Before this series began, no one thought a trip to the Eastern Conference Finals would come easy for the Celtics and that’s for good reason. The Raptors are the defending champions and finished with a better winning percentage in 2019-20 even after the departures of Kawhi Leonard and Danny Green. They have the reigning Coach of the Year in Nick Nurse, who has masterfully navigated Toronto back from a 2-0 deficit once already in the 2019 Eastern Conference Finals. He’s halfway done with doing it again ahead of a crucial Game 5 on Monday night against the Celtics. On the flip side, Brad Stevens and the Celtics find themselves effectively having to beat Toronto five times in seven games now after letting Game 3 slip away in the final half-second. That’s a hurdle the team’s core didn’t bounce back from in the midst of a surprisingly flat Game 4 effort.
The winner of Game 5 in a 2-2 NBA playoff series goes on to win the playoff series 82 percent of the time (albeit none of those series came on a neutral court before this season). With both teams showing most of their cards in this one after having faced each other a whopping eight times already during the 2019-20 season, the focus will turn more than ever to the coaching battle to decide what is now a best-of-three series.
Nick Nurse has bounced back off the mat quite nicely in the past two games after facing a 0-2 deficit. His play call at the end of Game 3 punished Brad Stevens for going to one of his tendencies out of inbounds defense (zone), which put a number of Celtics player in a position to make tough choices in defending the play (Theis, Jaylen Brown). In Game 4, more defensive adjustments continued for the Raptors that allowed them to come out on top. Toronto masterfully avoided keeping their two bigs (Marc Gasol and Serge Ibaka) out of pick-and-roll defense by playing a mix of matchup zone and simply pre-switching defensive assignments on the Celtics screener to keep Gasol and Ibaka out of the action. These actions took away a lot of the easy chances that Kemba Walker had in this series to score for himself or set up easy chances for his teammates once help came, and Stevens didn’t show a good counter for it in Game 4 as the C’s offense fell flat in the second half, relying on 3-point shots that weren’t falling.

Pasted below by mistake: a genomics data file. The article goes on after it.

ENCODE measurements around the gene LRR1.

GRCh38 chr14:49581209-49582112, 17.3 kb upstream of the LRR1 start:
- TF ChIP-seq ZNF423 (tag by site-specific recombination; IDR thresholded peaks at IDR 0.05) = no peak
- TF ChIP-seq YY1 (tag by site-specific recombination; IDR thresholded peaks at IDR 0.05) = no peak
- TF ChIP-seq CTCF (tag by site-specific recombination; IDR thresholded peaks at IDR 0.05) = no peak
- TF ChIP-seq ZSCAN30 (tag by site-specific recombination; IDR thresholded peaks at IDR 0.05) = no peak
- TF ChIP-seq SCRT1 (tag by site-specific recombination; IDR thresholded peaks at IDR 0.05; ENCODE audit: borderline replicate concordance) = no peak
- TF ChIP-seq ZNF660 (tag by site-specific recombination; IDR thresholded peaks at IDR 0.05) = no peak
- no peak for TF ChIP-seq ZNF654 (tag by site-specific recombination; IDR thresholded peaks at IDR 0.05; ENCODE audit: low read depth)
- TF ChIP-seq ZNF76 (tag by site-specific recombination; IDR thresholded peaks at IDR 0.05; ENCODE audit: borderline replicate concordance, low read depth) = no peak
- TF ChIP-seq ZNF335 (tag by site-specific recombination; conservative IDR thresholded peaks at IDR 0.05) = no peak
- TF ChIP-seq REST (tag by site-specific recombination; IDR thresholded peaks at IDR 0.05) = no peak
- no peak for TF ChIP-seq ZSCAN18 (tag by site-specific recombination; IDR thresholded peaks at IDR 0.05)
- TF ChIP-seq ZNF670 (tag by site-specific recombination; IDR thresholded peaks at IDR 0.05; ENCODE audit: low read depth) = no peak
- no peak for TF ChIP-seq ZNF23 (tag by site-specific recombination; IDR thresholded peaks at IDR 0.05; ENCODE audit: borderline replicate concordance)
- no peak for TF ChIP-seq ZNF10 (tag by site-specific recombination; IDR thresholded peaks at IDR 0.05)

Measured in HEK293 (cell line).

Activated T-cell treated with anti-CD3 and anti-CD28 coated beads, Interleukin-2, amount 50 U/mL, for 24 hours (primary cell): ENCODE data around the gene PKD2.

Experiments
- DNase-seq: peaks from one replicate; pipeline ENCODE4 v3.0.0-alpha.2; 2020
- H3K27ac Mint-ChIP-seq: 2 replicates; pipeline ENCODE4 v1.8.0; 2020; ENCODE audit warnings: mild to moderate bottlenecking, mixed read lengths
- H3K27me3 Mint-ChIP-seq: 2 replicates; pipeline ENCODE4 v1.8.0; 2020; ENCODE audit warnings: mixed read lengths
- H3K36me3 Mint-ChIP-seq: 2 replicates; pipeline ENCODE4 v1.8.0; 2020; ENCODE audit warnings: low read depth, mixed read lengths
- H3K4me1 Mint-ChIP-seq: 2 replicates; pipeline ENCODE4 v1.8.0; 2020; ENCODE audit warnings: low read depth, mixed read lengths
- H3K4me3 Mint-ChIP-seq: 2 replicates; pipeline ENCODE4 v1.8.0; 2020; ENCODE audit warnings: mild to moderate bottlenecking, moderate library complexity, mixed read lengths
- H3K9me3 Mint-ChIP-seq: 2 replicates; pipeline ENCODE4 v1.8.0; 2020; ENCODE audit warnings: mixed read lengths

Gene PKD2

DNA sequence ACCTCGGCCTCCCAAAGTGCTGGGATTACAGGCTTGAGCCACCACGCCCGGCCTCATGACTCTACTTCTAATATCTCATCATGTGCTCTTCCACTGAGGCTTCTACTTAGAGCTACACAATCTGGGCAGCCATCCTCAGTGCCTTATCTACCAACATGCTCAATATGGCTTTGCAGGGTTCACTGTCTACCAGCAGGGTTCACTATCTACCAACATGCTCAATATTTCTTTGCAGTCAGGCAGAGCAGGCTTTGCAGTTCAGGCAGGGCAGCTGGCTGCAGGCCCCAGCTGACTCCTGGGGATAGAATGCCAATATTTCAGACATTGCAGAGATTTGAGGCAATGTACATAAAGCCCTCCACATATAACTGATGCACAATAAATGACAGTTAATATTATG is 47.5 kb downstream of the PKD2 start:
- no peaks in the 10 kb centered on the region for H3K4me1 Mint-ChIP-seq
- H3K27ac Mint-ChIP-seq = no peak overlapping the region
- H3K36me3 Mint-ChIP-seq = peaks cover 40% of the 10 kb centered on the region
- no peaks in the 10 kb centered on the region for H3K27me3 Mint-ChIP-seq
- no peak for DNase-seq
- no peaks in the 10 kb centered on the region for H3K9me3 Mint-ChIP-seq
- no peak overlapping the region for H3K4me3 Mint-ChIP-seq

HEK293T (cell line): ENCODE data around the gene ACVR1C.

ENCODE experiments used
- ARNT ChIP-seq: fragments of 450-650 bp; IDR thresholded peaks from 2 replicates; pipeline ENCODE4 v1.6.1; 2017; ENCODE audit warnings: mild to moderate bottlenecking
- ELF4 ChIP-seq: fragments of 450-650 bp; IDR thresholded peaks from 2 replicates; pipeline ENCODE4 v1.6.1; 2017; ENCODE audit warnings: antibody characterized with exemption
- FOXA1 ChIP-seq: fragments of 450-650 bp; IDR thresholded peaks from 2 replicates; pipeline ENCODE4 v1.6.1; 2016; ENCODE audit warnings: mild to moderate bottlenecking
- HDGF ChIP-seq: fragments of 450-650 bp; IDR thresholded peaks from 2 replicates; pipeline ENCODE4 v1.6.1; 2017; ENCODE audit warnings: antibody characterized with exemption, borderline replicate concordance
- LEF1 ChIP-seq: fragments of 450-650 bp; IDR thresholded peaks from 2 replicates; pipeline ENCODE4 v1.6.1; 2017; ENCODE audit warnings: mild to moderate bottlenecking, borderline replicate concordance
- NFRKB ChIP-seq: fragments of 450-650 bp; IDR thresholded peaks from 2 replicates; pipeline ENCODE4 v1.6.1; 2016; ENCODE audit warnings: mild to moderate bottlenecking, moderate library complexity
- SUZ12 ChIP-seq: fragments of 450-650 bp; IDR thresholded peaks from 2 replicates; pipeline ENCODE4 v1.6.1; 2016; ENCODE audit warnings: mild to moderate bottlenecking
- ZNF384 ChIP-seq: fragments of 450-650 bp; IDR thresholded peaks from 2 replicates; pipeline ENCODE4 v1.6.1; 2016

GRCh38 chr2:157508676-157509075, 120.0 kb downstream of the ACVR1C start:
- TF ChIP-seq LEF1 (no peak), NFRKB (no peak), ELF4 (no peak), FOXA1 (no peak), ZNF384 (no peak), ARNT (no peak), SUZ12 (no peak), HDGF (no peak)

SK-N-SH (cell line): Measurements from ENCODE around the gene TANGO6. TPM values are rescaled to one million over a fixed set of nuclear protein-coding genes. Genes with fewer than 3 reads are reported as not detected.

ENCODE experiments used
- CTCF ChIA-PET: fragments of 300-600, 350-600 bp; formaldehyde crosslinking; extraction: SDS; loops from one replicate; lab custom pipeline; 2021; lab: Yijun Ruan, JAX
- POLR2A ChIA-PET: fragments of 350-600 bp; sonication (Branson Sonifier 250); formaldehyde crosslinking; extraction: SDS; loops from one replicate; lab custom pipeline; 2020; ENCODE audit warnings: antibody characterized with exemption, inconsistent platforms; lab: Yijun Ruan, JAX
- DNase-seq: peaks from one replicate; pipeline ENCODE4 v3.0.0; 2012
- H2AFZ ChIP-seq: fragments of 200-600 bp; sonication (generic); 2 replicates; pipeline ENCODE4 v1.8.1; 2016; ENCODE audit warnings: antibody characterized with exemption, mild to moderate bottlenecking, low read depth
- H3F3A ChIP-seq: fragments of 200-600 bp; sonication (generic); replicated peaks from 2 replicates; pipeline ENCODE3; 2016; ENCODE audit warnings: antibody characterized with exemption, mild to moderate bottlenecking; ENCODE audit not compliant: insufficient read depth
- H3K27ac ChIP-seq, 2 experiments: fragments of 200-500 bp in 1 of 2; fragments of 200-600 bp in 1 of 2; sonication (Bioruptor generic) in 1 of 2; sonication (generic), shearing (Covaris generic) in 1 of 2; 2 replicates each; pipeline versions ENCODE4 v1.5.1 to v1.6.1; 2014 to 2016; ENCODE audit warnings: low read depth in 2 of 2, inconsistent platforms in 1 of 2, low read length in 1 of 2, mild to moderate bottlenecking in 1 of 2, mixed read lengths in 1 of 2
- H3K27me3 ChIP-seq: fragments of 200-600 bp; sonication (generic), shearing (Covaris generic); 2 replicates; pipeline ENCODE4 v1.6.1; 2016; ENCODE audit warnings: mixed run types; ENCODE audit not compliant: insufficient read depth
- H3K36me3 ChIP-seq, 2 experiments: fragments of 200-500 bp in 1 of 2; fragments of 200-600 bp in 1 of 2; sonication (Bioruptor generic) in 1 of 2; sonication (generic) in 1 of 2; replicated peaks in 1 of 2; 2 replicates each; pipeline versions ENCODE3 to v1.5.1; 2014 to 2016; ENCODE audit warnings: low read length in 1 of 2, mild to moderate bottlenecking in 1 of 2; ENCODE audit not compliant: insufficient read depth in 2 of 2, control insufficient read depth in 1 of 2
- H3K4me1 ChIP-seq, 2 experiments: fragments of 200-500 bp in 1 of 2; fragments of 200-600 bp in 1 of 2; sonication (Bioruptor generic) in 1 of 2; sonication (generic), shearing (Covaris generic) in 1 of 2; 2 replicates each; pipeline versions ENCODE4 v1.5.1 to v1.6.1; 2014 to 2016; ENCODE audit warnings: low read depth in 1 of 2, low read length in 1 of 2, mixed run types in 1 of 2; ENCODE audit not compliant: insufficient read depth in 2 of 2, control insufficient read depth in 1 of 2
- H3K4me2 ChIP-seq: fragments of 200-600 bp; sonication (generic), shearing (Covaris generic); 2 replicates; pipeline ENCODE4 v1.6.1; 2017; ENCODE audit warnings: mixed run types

Defensively, Nurse has been on the hunt for ways to grind out points for his offensively-challenged core in the half court. He’s worked hard to target Kemba Walker in the pick-and-roll, generating 1.18 points per possessions according to Second Spectrum on 17 plays when Walker is the screener. Walker is the only real size mismatch on the floor for the C’s in this series (outside of big men against guards, so forcing Walker into mismatches against Toronto’s bigger wings has been a recipe for points in the last two games. Nurse has also turned Serge Ibaka into largely a 3-point specialist, (10-of-19 from 3-point range) with his pick and pops to punish a Celtics team that’s trying to avoid switching at the point of attack. Living with Ibaka jumpers was an easy choice early in the series knowing the Celtics defense can’t take away everything Toronto wants to do. However, he’s hit enough in this series now that Stevens has to think twice about his strategy.
These will be the areas that will have Stevens and his coaching staff losing sleep over the past two nights. Luckily, the head coach